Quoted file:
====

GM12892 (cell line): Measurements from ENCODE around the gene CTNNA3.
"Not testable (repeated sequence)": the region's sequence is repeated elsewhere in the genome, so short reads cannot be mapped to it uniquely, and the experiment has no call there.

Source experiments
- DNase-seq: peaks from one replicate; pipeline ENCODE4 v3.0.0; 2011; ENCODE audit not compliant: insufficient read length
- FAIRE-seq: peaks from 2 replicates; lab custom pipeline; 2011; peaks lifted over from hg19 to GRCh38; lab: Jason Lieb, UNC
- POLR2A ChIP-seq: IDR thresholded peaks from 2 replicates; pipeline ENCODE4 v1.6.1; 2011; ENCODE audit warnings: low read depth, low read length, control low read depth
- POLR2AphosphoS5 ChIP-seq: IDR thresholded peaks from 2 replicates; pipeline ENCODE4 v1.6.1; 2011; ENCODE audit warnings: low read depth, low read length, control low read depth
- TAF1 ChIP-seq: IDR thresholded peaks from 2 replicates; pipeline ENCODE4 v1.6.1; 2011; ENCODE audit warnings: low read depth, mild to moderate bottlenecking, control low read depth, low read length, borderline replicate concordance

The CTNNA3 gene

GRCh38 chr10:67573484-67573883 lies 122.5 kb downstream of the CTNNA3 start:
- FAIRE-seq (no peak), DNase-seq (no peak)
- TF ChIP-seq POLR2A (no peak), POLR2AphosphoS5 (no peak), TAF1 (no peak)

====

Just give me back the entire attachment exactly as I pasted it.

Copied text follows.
GM12892 (cell line): Measurements from ENCODE around the gene CTNNA3.
"Not testable (repeated sequence)": the region's sequence is repeated elsewhere in the genome, so short reads cannot be mapped to it uniquely, and the experiment has no call there.

Source experiments
- DNase-seq: peaks from one replicate; pipeline ENCODE4 v3.0.0; 2011; ENCODE audit not compliant: insufficient read length
- FAIRE-seq: peaks from 2 replicates; lab custom pipeline; 2011; peaks lifted over from hg19 to GRCh38; lab: Jason Lieb, UNC
- POLR2A ChIP-seq: IDR thresholded peaks from 2 replicates; pipeline ENCODE4 v1.6.1; 2011; ENCODE audit warnings: low read depth, low read length, control low read depth
- POLR2AphosphoS5 ChIP-seq: IDR thresholded peaks from 2 replicates; pipeline ENCODE4 v1.6.1; 2011; ENCODE audit warnings: low read depth, low read length, control low read depth
- TAF1 ChIP-seq: IDR thresholded peaks from 2 replicates; pipeline ENCODE4 v1.6.1; 2011; ENCODE audit warnings: low read depth, mild to moderate bottlenecking, control low read depth, low read length, borderline replicate concordance

The CTNNA3 gene

GRCh38 chr10:67573484-67573883 lies 122.5 kb downstream of the CTNNA3 start:
- FAIRE-seq (no peak), DNase-seq (no peak)
- TF ChIP-seq POLR2A (no peak), POLR2AphosphoS5 (no peak), TAF1 (no peak)